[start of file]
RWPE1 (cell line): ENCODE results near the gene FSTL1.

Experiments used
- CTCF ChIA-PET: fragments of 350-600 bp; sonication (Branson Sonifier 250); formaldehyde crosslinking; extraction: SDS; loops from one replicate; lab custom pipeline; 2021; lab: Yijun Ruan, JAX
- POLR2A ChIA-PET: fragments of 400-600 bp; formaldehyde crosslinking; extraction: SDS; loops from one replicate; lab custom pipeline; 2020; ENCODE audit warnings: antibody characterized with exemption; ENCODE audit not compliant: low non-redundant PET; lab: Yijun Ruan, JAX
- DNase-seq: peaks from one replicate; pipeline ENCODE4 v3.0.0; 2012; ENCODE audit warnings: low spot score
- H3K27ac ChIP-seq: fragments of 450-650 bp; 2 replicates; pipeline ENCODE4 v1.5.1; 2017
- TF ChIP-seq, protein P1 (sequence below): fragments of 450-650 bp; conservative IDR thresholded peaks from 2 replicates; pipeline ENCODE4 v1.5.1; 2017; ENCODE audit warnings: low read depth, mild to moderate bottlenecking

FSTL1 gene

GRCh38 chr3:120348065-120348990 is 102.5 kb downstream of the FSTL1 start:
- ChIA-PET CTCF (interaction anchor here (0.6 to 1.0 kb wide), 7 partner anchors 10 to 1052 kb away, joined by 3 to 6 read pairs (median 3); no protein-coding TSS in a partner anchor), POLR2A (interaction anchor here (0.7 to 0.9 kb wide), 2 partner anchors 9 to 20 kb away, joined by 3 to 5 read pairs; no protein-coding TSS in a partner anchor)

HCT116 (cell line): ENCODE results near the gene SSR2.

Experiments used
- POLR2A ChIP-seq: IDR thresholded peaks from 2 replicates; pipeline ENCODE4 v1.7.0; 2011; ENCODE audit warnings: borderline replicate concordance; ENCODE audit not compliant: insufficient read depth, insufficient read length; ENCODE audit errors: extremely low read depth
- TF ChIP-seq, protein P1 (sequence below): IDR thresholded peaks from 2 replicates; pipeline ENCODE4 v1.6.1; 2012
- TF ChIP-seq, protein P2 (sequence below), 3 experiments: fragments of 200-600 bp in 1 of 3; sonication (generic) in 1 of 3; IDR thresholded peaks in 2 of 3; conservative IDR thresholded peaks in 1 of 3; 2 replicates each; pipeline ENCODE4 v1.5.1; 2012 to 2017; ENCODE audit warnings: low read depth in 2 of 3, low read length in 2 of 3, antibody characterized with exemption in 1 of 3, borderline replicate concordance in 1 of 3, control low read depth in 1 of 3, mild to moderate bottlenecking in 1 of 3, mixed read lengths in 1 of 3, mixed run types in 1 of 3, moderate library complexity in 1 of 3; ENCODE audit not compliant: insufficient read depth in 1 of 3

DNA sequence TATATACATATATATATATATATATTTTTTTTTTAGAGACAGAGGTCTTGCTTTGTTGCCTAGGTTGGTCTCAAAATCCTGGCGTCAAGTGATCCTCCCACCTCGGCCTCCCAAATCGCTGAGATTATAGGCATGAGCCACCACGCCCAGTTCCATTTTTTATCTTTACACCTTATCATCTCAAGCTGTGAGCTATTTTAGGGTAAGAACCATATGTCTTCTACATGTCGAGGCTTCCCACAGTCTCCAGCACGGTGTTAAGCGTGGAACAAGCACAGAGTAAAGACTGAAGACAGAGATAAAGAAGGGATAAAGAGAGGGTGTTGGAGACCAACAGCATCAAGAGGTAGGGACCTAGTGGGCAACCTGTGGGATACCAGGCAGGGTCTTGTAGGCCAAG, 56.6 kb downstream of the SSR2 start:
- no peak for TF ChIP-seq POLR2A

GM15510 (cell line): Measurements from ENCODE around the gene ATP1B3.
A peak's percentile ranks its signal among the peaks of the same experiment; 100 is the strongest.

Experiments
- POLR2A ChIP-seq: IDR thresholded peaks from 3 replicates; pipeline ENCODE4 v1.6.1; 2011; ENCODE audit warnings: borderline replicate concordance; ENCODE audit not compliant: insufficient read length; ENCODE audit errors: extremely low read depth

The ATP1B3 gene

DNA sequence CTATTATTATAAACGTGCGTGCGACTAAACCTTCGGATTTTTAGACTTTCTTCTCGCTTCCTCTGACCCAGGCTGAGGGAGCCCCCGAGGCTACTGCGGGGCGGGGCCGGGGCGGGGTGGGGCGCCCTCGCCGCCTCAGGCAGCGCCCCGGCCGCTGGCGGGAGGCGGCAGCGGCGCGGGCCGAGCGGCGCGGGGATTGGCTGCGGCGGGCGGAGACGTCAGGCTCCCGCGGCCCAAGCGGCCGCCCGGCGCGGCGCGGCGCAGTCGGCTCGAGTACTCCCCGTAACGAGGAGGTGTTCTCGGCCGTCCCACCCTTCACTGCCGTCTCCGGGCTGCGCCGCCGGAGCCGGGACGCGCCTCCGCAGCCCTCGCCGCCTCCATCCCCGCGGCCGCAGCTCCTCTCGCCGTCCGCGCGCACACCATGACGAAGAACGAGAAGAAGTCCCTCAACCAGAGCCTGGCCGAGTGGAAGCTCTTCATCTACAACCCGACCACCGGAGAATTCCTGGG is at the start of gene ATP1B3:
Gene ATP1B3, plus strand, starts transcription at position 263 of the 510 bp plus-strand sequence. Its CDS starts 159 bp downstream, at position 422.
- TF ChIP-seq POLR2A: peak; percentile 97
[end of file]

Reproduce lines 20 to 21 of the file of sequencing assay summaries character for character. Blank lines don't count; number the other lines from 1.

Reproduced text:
Experiments
- POLR2A ChIP-seq: IDR thresholded peaks from 3 replicates; pipeline ENCODE4 v1.6.1; 2011; ENCODE audit warnings: borderline replicate concordance; ENCODE audit not compliant: insufficient read length; ENCODE audit errors: extremely low read depth